The place where Crumpler was King
Published 7:38 am Tuesday, July 21, 2015
MURFREESBORO – He had no children of his own, but yet was a “father” to thousands.
H.B. Crumpler spent a lifetime as an educator and athletic coach. He poured his heart and soul into molding and shaping the lives of the students he taught in the classroom and coached on the athletic fields.
Although his life here on earth ended nearly 30 years ago, Crumpler’s memory burns bright in the minds of those whose lives he touched.
On July 8, the Agriculture Building that still stands on the grounds of the old Murfreesboro High School (which now houses the Jefcoat Museum) was formally dedicated in Crumpler’s memory.
The driving force behind this decision was Jesse Edward “Tink” Vaughan, a long time member of the Jefcoat Museum Board of Directors and one of Crumpler’s former students. Vaughan proposed his idea to name the old Ag Building in Crumpler’s honor and enlisted the financial support from dozens of other former students to make the dedication possible.
“The building will continue to be used as the woodworking shop for both the Jefcoat Museum of Americana and the Murfreesboro Historical Association. One room in the building contains several museum displays,” said Brinson Paul, representing the Jefcoat Museum. “The only noticeable difference to the building is it now has another name – The H.B. Crumpler Building.”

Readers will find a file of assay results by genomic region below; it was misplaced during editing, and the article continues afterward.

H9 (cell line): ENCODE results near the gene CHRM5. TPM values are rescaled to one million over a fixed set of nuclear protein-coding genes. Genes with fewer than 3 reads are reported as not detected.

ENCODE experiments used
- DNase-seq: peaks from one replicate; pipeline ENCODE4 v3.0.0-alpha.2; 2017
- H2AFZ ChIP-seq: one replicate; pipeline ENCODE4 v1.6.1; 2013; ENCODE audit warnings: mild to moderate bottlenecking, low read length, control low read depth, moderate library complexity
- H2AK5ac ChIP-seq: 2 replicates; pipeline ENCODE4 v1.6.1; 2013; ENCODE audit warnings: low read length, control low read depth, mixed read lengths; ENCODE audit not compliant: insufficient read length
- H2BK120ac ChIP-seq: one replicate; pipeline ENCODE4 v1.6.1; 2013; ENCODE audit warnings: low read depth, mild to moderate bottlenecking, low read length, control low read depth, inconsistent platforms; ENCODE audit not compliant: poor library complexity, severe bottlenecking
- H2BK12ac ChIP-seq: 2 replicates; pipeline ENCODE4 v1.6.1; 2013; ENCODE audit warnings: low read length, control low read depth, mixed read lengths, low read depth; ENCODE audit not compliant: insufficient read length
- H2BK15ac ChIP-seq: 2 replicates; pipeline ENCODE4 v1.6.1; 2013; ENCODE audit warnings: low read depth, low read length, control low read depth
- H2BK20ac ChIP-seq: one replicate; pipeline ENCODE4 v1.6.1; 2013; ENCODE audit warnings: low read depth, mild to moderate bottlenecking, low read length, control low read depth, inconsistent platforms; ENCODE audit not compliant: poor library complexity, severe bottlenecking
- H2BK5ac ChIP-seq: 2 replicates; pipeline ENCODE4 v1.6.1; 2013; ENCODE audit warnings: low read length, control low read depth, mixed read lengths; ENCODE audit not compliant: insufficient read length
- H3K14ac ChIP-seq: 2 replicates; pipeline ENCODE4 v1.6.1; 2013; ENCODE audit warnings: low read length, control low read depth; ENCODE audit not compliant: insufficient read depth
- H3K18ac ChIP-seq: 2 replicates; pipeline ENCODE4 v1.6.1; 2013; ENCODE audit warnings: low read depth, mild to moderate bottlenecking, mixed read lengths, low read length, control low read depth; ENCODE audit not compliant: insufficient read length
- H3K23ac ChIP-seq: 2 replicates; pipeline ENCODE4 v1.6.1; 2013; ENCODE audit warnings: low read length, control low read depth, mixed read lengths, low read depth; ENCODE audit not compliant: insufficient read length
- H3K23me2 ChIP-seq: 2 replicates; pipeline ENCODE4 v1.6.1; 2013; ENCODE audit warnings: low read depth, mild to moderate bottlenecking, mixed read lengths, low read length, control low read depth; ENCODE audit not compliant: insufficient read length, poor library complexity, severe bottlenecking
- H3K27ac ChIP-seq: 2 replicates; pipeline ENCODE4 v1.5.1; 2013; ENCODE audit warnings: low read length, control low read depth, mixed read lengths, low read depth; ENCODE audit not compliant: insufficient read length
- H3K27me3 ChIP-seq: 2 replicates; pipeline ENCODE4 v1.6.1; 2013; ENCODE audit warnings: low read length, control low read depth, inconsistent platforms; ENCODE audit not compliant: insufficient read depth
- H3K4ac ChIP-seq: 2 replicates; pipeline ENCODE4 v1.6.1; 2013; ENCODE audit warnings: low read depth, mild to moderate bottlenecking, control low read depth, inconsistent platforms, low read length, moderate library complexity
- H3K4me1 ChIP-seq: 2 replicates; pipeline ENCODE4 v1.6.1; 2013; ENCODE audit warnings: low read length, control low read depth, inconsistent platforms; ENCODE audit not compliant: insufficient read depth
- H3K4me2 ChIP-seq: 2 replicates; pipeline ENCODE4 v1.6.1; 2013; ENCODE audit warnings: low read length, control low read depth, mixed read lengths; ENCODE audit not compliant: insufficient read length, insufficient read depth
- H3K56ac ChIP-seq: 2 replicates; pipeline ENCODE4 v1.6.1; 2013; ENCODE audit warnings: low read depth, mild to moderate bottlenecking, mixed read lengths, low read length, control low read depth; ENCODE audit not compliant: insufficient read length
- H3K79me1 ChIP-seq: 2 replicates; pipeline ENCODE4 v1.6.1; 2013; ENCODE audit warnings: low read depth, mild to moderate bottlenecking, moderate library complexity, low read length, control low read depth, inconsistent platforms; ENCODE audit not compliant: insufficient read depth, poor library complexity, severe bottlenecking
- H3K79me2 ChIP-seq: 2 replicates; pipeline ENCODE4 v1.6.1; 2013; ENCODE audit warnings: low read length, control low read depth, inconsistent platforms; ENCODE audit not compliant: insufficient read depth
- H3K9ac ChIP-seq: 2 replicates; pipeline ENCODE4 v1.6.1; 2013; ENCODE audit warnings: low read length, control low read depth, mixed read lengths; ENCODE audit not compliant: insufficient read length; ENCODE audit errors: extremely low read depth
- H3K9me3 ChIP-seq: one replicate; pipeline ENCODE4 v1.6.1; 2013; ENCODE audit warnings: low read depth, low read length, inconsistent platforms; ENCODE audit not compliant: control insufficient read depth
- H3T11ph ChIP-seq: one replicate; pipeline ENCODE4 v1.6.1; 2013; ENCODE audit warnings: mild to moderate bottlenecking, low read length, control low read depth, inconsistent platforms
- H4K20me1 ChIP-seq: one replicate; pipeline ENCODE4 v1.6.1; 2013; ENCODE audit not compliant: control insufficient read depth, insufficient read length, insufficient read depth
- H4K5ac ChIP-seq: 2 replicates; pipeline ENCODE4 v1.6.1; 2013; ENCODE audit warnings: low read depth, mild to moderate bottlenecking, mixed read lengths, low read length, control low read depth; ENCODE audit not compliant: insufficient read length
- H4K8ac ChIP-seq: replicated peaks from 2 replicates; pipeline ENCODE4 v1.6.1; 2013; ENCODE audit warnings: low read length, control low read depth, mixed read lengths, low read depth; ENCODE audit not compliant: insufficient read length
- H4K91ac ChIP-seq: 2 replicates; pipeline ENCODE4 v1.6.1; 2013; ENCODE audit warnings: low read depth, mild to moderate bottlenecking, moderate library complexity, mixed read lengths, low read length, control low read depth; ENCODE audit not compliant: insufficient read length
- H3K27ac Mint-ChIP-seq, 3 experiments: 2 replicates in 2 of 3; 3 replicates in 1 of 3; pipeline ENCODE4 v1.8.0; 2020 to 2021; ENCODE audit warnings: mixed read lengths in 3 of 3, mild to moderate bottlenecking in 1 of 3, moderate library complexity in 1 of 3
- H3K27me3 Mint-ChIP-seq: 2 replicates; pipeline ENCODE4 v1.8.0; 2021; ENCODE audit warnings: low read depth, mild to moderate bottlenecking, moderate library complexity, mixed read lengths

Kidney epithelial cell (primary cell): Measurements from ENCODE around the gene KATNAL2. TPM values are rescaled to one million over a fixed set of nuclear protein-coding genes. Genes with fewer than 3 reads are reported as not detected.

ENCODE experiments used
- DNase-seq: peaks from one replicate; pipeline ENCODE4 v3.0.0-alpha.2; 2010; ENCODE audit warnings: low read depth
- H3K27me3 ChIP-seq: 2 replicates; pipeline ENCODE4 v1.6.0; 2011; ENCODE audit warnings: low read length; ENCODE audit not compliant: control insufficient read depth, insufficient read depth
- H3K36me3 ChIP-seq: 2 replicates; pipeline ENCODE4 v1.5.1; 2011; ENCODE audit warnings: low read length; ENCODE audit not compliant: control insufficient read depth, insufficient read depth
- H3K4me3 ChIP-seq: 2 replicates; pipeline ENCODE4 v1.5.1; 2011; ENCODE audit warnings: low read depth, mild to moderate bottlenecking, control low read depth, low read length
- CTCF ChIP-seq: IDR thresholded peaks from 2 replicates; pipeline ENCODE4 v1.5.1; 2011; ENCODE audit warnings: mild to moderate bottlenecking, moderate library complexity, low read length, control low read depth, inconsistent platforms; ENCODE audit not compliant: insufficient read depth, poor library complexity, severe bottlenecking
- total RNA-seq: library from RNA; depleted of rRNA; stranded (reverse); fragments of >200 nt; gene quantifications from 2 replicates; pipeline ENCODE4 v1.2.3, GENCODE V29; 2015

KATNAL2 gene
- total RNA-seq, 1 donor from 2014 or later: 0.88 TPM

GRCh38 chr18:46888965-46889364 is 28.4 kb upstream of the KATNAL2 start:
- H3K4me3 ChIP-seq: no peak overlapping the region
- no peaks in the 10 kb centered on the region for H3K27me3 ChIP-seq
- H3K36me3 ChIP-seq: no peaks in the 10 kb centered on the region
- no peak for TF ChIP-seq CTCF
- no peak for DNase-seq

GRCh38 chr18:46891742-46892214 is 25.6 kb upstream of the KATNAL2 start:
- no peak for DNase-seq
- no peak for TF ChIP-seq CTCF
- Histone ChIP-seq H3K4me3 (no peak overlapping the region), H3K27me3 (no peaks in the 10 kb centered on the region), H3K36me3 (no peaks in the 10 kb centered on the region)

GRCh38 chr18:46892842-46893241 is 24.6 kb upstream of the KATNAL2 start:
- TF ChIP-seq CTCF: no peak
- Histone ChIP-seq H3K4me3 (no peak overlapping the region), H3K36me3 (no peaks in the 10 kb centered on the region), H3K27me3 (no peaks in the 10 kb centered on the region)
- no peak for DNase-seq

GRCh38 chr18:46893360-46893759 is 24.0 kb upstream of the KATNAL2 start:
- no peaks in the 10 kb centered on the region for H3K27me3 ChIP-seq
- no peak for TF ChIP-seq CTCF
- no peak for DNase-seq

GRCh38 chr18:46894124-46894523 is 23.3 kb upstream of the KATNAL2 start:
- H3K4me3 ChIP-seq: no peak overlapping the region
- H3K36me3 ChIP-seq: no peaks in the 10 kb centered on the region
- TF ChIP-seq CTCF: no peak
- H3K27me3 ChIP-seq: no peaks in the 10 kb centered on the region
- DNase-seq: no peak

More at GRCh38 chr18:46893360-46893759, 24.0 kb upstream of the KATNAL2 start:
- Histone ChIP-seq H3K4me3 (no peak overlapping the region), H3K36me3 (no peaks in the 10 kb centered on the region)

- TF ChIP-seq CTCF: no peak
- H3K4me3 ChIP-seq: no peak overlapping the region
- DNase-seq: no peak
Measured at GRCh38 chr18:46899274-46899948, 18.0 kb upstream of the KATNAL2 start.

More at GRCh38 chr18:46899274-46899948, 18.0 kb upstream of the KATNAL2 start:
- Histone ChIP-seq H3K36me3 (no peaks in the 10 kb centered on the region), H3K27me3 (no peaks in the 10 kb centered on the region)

On the day of the dedication, another of Crumpler’s former students – local author E. Frank Stephenson Jr. – gave those assembled a biographical sketch of Crumpler’s life. Among Stephenson’s numerous books is one released in 1997 – “Call Him H.B.”
“Frank shared many stories of his personal recollections of being one of Mr. Crumpler’s students,” said Paul. “Others in attendance also volunteered stories about their association with Mr. Crumpler. I guess if you wanted to sum up H.B. Crumpler’s life in just a few words, we can say with certainty that he was feared and revered.”
Crumpler was born on July 9, 1911 near Fayetteville in CumberlandCounty. He was educated in Fayetteville public schools. In 1932 he graduated from N.C. State University with a Bachelor of Science degree in Agriculture Education. While at NC State, Crumpler was a member of the Student Council, Kappa Phi Kappa, Poultry Club, Agriculture Club and the ROTC. He used the latter organization to obtain the rank of Lieutenant.
Following his graduation from NC State, Crumpler returned to his roots and taught and coached for two years in Cumberland County.
He moved to Murfreesboro in 1935, launching what later proved to be a near 40-year teaching/coaching career on the banks of the Meherrin River. In addition to teaching agriculture, Crumpler also served as the head coach of the MHS boys and girls basketball teams as well as the baseball squad.
His contributions to Murfreesboro did not begin and end at the high school. Crumpler was often called upon by local farmers to assist in answering problems with row crops and livestock. After World War II ended, Crumpler began teaching night classes in farming and other trades for the returning military veterans.
“So many people here in our area, to include young students and adults, benefitted from his passion to build character and knowledge,” Paul noted.
Crumpler retired in 1974. He passed away on March 20, 1986.